Seriously? I understand the philosophy class, but theology; what for?

"I feel it is a problem for me to study Kant on my own, because there is no one to interact with and his difficult language can result in a lot of confusion or a complete misunderstanding. Looking back, there were a few times in my reading where I had him (or his idea) pegged as one thing but he was another."

Now you have me to interact with ;). That is true: many times, when reading Kant, I have to go back and re-read certain passages to get the real meaning (or at least a glimpse of the real meaning) behind Kant's words. But again, that is the beauty of reading philosophy outside the educational system (where they impose on us a line of thought and interpretation) - creative thought and interpretation of the author's intentions...

Looney said...

Max,

"Seriously? I understand the philosophy class, but theology; what for?"

They studied various religions also. Traditionally (i.e for the last 2,000 years) philosophy and theology were tied together. Since it is a Catholic university, the theology is what makes more sense. My nephew already got to see some life and death along with the interactions with families by doctors as part of his pre-med shadowing. Thus, I think religion and philosophy are important for medical students.

My family does bible reading together after dinners. Since my nephew was living with me before going to college, we spent the last few months going through the book of Job before he went to college.

Regarding Kant, are you able to comprehend all of his technical vocabulary? I had to set aside the Critique of Pure Reason once again to consider how I might become fluent with all the terms.

Max Coutinho said...

Looney,

"Since it is a Catholic university, the theology is what makes more sense."

Catholics appreciate philosophy as well (at least in the Portuguese Catholic University, philosophy is all over each course, but not theology).

"My nephew already got to see some life and death along with the interactions with families by doctors as part of his pre-med shadowing. Thus, I think religion and philosophy are important for medical students."

I agree with you.

"My family does bible reading together after dinners. Since my nephew was living with me before going to college, we spent the last few months going through the book of Job before he went to college."

That is wonderful! Teaching him about patience, eh?

"Regarding Kant, are you able to comprehend all of his technical vocabulary? I had to set aside the Critique of Pure Reason once again to consider how I might become fluent with all the terms."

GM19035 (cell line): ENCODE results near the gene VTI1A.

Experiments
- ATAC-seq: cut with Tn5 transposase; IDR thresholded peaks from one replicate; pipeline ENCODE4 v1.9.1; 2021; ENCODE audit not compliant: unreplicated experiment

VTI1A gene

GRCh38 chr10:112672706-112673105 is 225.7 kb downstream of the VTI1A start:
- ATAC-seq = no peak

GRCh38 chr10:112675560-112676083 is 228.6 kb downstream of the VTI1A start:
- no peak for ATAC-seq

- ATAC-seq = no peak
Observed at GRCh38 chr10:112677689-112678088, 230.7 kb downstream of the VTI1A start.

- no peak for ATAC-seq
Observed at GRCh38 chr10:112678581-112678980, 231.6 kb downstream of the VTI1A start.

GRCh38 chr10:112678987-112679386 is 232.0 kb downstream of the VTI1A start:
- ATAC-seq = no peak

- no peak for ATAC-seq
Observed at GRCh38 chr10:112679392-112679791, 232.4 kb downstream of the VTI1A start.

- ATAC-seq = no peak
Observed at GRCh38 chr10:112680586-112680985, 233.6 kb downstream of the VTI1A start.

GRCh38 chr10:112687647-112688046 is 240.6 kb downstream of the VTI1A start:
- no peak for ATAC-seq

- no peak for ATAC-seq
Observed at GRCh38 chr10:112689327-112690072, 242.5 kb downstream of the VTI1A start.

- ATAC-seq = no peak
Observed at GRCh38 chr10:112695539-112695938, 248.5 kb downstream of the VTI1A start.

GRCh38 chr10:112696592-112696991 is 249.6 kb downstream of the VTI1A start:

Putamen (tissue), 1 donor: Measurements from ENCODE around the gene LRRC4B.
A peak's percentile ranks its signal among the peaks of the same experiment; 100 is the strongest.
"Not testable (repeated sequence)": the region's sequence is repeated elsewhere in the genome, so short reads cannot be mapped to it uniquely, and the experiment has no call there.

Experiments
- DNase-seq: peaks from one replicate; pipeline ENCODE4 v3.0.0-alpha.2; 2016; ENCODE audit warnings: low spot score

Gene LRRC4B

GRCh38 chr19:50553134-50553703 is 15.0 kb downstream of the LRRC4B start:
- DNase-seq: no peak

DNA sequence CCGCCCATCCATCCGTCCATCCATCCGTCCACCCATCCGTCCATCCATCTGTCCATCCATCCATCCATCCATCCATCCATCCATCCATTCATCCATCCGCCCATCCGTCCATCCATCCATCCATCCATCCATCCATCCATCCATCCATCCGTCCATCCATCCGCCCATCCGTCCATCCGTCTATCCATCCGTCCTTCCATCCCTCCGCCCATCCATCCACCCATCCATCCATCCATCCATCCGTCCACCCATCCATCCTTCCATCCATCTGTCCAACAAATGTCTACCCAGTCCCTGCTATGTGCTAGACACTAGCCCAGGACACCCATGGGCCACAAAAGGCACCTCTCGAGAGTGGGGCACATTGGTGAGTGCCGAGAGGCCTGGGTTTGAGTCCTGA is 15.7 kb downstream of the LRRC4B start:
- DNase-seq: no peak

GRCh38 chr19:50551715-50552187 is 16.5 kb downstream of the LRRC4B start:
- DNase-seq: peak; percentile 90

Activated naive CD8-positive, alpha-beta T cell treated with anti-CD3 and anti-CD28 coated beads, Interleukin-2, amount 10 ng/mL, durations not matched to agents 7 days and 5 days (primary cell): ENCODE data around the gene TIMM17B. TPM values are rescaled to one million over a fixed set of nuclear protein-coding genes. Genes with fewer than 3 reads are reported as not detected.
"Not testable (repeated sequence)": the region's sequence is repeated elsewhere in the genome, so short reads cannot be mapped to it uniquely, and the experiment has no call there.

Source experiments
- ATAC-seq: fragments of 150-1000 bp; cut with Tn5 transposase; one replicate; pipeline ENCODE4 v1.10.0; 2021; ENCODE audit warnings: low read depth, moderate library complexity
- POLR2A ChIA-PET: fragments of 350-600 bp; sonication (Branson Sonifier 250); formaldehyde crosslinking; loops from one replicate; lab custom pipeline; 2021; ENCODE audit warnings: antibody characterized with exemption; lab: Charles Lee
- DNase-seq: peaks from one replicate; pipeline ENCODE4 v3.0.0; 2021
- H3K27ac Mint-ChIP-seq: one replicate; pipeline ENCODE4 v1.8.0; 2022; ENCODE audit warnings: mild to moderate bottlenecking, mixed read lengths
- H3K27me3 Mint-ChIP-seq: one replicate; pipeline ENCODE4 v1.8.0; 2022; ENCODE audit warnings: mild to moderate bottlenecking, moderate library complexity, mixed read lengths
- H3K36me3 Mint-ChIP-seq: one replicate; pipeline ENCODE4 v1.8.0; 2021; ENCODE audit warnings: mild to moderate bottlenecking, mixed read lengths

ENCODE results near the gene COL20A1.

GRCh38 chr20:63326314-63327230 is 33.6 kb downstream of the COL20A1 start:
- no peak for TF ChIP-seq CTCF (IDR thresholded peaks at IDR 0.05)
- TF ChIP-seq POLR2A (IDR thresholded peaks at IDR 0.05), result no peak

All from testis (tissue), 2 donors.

Since the books I have bear footnotes explaining his technical vocabulary, it makes it easier to try comprehending his thoughts. If your books do not have explanatory footnotes, then it might take you some time...I search in the web and if I find anything good I will leave the link here. But what terms are you struggling with?

Looney said...

I can't remember all the vocabulary at the moment, but terms like "synthetic cognition" jump out. Part of the problem is processing the meaning in quick succession. What is needed is a set of memory cards like are used for studying a foreign language!

Max Coutinho said...

Looney,

"I can't remember all the vocabulary at the moment, but terms like "synthetic cognition" jump out."

Like in the theory of judgement? To better understand it, in my opinion, we are to break the term in two and analyse (through Kant's point of view, which differ from others') the meaning of the two words:
Synthetic (according to Kant): organised.
Cognition (according to Kant): representation with consciousness (or objective perception). There are two types of cognition - intuitions and concepts.

But I have always asked whether perceptions can be objective since I tend to think that they are rather subjective. What do you think of perceptions?

"Part of the problem is processing the meaning in quick succession. What is needed is a set of memory cards like are used for studying a foreign language!"

I hear you. lol well, I don't use memory cards when studying languages, but they are quite useful for philosophy indeed.

You may have had access to this information, but I took the liberty to search for a "philosophy dictionary" that might help:

http://plato.stanford.edu/entries/kant-judgment/#PowJudOthFacCog